At an estimated cost of £60 billion a year, returned goods are a big challenge for UK Retailers. The cost and time spent processing and repackaging your goods often means that the margins made for the sale are lowered or nullified completely. When you factor in the highly seasonal nature of the fashion industry, and the difficulty in selling off-season goods, returns can have a big impact on retailers’ bottom lines and changes the definition of customer loyalty.
Customer centricity should be the goal for every marketing department. Retailers, more than ever, need to provide individual positive experiences during and after the sales process to encourage repeat business and loyal customers. Loyal customers are the most likely group to advocate your brand, it should cost less to market to them and, most importantly, they are the high spenders that generate the majority of your sales.
Retailers can measure customer loyalty with KPIs such as revenue, average transaction value, purchase frequency and spend per visit. But are your high-spenders really your most loyal customers, and how can you measure this?
Particularly in the fashion sector, customers will often buy multiple items with the intention of only keeping one or two items. Other times, customers may buy an item for an event and return the item when they no longer need it, as ‘intentional returns’. Returns can also highlight faulty product lines, unsatisfying customer experiences, and problems with e-Commerce channels. Across the UK, thousands of these returns go through the costly journey of processing to be resold every day.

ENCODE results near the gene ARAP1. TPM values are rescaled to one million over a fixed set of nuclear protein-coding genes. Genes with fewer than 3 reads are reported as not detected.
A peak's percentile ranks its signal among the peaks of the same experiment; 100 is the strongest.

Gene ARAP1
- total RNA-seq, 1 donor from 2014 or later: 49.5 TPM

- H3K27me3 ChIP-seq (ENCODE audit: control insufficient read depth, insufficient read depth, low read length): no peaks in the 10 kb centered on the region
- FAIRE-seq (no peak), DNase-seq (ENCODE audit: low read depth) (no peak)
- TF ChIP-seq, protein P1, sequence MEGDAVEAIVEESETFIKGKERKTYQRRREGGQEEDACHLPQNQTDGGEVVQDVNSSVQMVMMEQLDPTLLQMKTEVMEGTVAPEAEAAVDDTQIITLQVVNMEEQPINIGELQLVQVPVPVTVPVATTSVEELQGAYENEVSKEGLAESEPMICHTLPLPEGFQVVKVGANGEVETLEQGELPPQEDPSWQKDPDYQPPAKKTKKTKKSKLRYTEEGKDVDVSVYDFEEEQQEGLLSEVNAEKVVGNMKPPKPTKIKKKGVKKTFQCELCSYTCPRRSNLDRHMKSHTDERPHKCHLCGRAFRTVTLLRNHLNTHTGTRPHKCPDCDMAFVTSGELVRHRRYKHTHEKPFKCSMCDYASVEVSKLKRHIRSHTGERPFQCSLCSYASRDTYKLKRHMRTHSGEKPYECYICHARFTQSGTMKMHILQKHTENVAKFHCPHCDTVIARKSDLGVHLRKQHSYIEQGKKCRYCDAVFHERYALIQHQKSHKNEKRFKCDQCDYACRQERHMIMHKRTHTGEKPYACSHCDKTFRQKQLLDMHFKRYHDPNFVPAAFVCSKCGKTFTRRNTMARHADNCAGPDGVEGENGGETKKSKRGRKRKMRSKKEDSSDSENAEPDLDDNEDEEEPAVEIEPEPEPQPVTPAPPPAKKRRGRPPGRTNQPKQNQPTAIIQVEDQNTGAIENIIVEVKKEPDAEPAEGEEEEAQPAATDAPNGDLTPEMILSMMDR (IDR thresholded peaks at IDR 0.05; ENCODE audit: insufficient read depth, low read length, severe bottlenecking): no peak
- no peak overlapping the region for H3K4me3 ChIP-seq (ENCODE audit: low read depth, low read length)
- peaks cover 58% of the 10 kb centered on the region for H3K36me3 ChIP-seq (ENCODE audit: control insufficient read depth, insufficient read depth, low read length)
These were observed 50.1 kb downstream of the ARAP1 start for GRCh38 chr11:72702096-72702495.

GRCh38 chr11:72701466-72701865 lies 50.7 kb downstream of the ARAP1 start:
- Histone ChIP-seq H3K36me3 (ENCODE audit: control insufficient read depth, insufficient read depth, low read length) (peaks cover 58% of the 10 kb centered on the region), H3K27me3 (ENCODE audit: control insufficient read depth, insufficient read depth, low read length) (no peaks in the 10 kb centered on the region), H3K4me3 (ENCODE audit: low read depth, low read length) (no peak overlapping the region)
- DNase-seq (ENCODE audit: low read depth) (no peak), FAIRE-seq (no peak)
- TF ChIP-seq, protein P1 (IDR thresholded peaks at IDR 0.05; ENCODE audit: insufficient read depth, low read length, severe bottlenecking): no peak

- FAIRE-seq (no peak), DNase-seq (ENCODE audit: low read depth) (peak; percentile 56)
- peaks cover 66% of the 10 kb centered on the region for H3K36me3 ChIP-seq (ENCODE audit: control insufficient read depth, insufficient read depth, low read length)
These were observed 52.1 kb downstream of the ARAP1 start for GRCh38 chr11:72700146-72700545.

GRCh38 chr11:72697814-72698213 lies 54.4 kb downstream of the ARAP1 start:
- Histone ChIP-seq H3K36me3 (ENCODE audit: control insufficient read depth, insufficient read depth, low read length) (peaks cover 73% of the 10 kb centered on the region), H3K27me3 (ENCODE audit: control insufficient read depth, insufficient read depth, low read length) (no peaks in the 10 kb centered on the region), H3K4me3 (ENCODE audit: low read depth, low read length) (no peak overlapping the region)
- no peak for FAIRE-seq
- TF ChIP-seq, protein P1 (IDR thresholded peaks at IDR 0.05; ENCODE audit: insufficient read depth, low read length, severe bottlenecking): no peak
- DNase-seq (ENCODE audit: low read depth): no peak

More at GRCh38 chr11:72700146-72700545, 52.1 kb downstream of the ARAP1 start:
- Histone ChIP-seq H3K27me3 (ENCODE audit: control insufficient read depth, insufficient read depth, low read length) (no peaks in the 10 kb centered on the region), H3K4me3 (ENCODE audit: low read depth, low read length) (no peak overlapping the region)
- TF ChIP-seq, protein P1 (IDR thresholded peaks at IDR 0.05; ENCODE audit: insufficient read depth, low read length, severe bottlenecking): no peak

To demonstrate this, take the example of Lucy Lee. Lucy spends £1000 with Retailer A every month, so Retailer A highlights Lucy as a high-value customer. However, Lucy also returns items to the value of £900 every month so her real value is only actually £100. Without a way of unifying all customer records, Retailer A may think, based on sales alone, that Lucy is one of their most loyal customers and waste marketing budget in the process.
There is a solution to this challenge.
Data management systems take data from across an organisation’s various business systems to create a single, unified view of information from across every department. Data management and omni-channel insights can highlight where returns are most likely to come from, who, when, and why certain customers are returning goods.
These insights can identify the true value of customer interactions, high-performing products with customer segments and tailor marketing messages that are likely to appeal to the individual. With these questions answered, retailers can encourage a reduction in returns and proactively reduce the impact of returns to the bottom-line.
An omni-channel system enables retailers to get to know their customers on an individual level, with precision, to understand their buying habits, preferences and sizes. With accurate data and the ability to drill down to the individual, forecasting customer behaviour is simplified and logistics processes can be implemented to improve efficiencies.
With a data management system in place, retailers can send product information that will appeal to the individual, based on previous purchases, and tailor the products shown by customer measurements against current stock. Customers will only receive promotions that will directly appeal to them and should increase customer satisfaction and reduce the likelihood of returned stock.
A data management system can reveal the true cost of your biggest spenders and improve customer loyalty. By addressing customer centricity and targeting individual customers, a data management solution enables retailers with full customer insights, to implement efficient logistic processes and extract the most value from returned goods.